3 Days of Bereavement Leave Isn't Sufficient Grief Support at WorkOct 29, 2023
It's time to turn our attention to an often-unexamined workplace “benefit”: bereavement leave. While we've made strides with family leave enhancements, standard bereavement policies still fall short.
In the U.S., grieving employees traditionally receive between one to five days off, with three days being the most common. Prominent corporations like Goldman Sachs and Liberty Mutual are leading the charge to offer more comprehensive support, granting up to 20 days of bereavement leave and recognizing losses that are often unacknowledged in leave policies, such as pregnancy loss. While these policies reflect a deeper understanding of the full spectrum of grief, there's still room for more.
Recognizing Grief’s Complexity
Addressing the impact of grief in the workplace requires us to first acknowledge its profound impact on an individual’s mental, emotional, and physical well-being. Grief doesn’t look like immediate emotional recovery in those three days of leave – it’s often barely enough time for funeral arrangements. Grief will last beyond that time: it will look like commemoration, reflection, and a rollercoaster of emotions.
Fostering Open Dialogue
To cultivate a supportive environment, we must encourage openness, allowing employees to share their grief appropriately, without fear of professional penalty or personal judgment. Grief shouldn’t be a taboo topic, but rather one that is shared in the workplace as we cultivate a culture of empathy and humanity.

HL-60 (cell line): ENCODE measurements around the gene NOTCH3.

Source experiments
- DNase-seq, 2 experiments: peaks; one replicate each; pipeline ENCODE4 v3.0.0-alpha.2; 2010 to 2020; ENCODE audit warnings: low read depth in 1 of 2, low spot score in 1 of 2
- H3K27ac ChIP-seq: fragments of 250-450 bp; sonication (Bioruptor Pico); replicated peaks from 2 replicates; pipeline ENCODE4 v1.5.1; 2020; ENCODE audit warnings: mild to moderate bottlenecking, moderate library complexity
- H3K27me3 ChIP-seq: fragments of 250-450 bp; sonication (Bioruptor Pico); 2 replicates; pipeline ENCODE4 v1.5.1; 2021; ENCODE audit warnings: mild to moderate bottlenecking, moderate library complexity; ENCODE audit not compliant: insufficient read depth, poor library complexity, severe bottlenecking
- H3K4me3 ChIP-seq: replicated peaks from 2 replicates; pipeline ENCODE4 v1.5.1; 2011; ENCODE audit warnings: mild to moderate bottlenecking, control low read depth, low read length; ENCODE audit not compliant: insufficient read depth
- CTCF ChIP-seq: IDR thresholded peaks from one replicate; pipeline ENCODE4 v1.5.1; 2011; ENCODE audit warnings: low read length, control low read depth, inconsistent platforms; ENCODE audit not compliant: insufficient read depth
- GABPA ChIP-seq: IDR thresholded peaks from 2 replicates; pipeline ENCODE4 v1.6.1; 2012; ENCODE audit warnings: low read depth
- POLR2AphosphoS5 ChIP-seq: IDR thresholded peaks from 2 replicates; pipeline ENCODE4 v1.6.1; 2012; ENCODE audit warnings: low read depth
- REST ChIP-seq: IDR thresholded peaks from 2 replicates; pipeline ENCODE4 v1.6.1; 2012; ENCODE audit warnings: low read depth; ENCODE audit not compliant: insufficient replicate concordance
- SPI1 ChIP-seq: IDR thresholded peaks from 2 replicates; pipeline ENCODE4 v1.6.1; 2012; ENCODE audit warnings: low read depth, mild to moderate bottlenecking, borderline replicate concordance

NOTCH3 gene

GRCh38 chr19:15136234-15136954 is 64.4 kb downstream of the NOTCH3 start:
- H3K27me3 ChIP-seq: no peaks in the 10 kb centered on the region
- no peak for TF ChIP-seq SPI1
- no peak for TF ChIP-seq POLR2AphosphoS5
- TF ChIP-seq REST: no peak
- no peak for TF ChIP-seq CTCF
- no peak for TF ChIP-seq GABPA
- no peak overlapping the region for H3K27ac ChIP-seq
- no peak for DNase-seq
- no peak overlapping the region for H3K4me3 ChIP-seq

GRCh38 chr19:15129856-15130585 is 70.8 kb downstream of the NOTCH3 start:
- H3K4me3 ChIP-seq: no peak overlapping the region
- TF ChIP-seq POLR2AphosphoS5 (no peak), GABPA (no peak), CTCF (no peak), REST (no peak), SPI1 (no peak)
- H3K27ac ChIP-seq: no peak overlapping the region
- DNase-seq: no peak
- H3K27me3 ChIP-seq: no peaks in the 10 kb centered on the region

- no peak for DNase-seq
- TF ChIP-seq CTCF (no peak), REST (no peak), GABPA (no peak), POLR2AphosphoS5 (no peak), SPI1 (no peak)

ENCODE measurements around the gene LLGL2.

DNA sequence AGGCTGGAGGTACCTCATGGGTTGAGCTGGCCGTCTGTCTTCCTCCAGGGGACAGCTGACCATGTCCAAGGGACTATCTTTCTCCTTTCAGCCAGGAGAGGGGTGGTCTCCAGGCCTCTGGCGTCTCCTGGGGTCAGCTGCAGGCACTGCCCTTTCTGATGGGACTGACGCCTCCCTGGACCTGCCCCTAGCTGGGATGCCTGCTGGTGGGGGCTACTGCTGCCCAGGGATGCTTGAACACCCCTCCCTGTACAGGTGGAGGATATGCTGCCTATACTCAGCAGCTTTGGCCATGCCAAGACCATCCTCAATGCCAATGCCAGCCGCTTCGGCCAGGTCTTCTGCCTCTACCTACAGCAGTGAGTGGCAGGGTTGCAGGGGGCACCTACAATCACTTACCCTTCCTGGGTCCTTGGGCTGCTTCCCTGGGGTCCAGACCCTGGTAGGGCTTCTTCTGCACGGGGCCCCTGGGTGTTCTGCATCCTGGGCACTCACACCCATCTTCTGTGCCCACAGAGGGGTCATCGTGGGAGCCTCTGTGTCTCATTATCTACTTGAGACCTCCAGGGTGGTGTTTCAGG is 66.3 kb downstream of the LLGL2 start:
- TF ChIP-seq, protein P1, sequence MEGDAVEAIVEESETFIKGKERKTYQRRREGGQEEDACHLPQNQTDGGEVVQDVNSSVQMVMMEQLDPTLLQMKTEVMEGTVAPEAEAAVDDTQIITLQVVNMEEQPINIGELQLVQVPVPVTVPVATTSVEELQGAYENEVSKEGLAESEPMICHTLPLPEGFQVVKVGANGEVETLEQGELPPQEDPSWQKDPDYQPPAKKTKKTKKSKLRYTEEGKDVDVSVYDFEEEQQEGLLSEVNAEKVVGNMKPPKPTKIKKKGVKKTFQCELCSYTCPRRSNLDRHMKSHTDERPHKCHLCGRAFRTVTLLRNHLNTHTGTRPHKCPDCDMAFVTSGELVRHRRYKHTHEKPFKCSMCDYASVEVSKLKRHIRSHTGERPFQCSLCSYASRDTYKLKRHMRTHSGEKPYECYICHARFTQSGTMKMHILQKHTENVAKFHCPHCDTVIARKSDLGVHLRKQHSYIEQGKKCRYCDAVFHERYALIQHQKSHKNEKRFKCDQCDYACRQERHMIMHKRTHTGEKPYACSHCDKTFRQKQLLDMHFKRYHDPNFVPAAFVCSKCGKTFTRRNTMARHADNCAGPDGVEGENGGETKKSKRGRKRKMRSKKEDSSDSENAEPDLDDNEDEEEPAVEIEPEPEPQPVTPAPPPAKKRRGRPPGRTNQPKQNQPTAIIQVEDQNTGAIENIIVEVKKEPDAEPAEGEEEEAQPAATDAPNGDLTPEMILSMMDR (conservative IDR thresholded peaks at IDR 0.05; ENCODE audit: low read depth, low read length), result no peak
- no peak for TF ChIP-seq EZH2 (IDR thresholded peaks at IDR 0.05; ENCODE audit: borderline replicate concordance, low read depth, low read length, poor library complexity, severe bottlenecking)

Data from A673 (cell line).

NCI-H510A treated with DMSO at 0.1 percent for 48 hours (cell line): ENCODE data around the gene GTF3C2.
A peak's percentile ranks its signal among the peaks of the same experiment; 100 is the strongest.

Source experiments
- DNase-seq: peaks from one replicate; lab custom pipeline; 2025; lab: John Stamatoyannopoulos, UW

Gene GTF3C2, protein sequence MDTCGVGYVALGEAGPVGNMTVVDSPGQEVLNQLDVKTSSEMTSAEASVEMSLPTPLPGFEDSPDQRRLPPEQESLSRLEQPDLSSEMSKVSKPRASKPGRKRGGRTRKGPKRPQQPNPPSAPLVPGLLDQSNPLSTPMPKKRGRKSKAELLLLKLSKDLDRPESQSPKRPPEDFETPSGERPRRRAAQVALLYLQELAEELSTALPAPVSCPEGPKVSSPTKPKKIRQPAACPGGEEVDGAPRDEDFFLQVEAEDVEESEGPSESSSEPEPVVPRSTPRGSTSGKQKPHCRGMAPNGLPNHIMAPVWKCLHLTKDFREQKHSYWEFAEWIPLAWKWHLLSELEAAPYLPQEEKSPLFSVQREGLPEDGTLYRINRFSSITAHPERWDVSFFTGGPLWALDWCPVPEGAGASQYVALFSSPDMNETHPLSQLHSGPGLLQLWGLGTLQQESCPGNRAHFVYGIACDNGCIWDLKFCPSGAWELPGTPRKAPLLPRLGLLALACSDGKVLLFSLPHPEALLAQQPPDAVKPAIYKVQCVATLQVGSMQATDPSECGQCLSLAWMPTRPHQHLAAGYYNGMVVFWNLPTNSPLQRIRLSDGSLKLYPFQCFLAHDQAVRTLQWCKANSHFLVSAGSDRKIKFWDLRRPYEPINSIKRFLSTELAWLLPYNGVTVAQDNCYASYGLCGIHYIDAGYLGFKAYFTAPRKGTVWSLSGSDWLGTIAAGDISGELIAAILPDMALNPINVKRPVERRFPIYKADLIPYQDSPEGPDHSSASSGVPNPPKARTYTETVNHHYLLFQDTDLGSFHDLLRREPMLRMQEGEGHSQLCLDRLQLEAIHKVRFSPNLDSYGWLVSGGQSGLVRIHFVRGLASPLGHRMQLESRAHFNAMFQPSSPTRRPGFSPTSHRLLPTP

Flexible Support Systems
Effective support extends beyond granting additional leave. Employers can create a holistic support framework, accommodating flexible working hours, remote work options, and even sabbaticals for those navigating grief. Collaboration with grief counselors, offering mental health days, and access to other therapeutic resources can also contribute to a grief-informed support system.
Economic and Emotional Benefits
Investing in extensive bereavement policies isn't only about helping employees in their time of need. There’s tangible value for organizations when they focus on more grief supports: By addressing the emotional and mental turmoil that accompanies bereavement, companies reduce the likelihood of prolonged absences, low morale, and decreased productivity. This strategy is cost-effective in the long run, curtailing potential turnovers and reinforcing employee loyalty and happiness. Good for employees and business? We call that a win-win!
So, how do we get to a world where our workplaces provide more supports for those who are grieving? It starts with each one of us recognizing the profound impact of grief, whether or not we’ve personally experienced a big loss– yet– and advocating for a workplace that empathizes.
Let’s collectively pave the way for policies that dignify the bereavement process, acknowledging the time and support required to grieve.
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